A Kazakh plane with 98 people aboard has crashed shortly after take-off, killing at least 12 people, according to authorities.
Rescue workers found a baby alive among the rubble, after the plane crashed into a house.
There were 54 people taken to hospital with injuries, at least 10 of them in critical condition.
Among the dead is a journalist, Dana Kruglova, 35, head of investigations at Informburo Kazakhstan.
Her editor-in-chief Mikhail Dorofeyev described her as ‘honest, brave and unbiased at the same time’, saying her death was a ‘terrible loss for all of us.’
Also killed was Major General Rustem Kairarov, 79, a former Kazakhstan deputy interior minister.
He was later deputy head of the country’s Investigations Committee, in charge of probing serious crimes.
The plane’s captain, Murat Muratbayev, 58, died in hospital after being pulled out of the cockpit at the crash site.
Local authorities had earlier put the death toll at 15, but the Interior Ministry of the Central Asian nation later revised the figure downward.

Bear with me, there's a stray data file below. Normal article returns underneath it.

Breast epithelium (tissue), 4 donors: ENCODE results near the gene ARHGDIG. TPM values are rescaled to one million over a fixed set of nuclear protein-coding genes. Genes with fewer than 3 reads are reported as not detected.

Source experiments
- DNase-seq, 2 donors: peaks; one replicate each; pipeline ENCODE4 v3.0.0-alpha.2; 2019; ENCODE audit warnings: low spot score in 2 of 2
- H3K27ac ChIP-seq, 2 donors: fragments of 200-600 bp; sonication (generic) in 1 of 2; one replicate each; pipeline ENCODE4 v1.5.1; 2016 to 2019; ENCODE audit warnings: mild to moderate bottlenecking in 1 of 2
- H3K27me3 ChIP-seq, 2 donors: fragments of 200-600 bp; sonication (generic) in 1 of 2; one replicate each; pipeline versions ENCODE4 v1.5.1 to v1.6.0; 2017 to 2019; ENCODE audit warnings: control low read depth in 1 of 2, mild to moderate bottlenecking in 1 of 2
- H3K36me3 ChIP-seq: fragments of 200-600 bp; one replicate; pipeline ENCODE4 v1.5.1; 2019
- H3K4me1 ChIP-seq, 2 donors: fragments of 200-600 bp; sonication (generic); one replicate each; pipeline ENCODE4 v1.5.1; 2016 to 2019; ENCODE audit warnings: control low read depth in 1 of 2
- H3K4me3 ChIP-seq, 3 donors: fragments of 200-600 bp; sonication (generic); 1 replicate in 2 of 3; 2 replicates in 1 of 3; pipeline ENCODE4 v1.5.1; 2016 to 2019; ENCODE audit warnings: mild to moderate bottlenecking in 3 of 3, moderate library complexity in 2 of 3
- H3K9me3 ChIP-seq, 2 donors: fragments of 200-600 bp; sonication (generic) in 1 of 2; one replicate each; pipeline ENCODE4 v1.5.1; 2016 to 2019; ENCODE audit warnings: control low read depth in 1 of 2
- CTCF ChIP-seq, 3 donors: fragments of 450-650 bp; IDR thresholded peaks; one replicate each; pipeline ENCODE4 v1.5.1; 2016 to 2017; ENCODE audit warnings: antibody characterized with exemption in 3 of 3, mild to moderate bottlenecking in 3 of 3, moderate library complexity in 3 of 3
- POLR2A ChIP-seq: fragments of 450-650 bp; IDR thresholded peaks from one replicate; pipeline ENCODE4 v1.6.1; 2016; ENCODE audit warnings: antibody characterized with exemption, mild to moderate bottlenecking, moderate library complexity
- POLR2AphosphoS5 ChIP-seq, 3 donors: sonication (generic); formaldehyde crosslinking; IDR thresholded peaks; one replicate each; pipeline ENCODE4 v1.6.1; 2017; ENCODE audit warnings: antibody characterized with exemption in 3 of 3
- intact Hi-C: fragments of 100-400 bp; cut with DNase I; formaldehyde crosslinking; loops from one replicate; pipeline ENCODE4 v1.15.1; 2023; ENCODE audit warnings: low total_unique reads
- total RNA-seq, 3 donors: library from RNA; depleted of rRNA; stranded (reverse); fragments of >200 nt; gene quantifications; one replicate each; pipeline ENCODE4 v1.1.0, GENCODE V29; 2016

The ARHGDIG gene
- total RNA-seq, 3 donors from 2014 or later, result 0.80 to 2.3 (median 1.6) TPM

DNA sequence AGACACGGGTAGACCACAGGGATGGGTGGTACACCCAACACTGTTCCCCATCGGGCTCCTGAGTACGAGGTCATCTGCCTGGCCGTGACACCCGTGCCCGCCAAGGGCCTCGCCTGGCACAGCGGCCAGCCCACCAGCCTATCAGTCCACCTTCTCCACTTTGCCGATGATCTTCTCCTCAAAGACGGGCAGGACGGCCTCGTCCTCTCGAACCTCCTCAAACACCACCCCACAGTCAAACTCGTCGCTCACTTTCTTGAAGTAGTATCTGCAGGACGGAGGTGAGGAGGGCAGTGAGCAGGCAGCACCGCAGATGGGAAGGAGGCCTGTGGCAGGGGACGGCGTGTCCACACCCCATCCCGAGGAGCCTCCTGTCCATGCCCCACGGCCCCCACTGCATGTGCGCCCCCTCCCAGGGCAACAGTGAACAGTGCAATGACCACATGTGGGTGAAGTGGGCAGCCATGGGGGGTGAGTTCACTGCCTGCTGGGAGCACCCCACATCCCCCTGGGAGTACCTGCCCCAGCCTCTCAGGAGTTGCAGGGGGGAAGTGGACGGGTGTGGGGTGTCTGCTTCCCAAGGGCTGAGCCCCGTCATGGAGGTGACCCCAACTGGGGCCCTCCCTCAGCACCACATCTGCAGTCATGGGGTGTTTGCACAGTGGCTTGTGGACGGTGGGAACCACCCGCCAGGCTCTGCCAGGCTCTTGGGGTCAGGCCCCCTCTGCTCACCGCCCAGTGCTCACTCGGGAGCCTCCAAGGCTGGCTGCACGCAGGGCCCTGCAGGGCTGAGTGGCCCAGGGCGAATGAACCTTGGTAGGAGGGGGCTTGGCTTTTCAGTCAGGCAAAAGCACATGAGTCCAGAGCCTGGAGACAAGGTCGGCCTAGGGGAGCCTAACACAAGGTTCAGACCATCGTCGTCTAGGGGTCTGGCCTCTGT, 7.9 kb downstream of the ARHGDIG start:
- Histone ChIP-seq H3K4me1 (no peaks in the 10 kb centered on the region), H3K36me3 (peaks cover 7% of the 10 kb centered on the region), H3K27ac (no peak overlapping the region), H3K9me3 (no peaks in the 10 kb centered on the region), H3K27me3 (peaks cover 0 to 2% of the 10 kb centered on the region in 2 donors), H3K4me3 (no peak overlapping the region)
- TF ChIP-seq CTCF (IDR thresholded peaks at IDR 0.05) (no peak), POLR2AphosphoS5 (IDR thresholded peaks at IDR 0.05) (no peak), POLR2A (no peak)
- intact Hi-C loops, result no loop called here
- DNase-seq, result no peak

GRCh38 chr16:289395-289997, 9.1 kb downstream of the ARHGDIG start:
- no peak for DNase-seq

The cause of the crash was unclear, but authorities are looking at two possible scenarios – pilot error and technical failure, Kazakhstan’s deputy prime minister Roman Sklyar said.
The Bek Air aircraft hit a concrete fence and a two-storey building after take-off from Almaty International Airport.
Mr Sklyar said the plane’s tail hit the runway twice during takeoff, indicating that it struggled to take off.
One survivor said that the plane started shaking less than two minutes after take-off.
Aslan Nazaraliyev, who survived the crash, said: ‘At first the left wing jolted really hard, then the right.
‘The plane continued to gain altitude, shaking quite severely, and then went down.’
In a statement on its Facebook page, the airport said there was no fire and a rescue operation got under way immediately following the crash.
Around 1,000 people were working at the snow-covered site of the crash. The weather in Almaty was clear, with mild sub-zero temperatures.
Footage showed the front of the broken-up fuselage rammed a house, and the rear of the plane lying in the field next to the airport.
The plane was flying to Nur-Sultan, the country’s capital formerly known as Astana.
It was identified as a Fokker-100, a medium-sized, twin-turbofan jet airliner. The company manufacturing the aircraft went bankrupt in 1996 and the production of the Fokker-100 stopped the following year.
All Bek Air and Fokker-100 flights in Kazakhstan have been suspended pending the investigation of the crash, the country’s authorities said.
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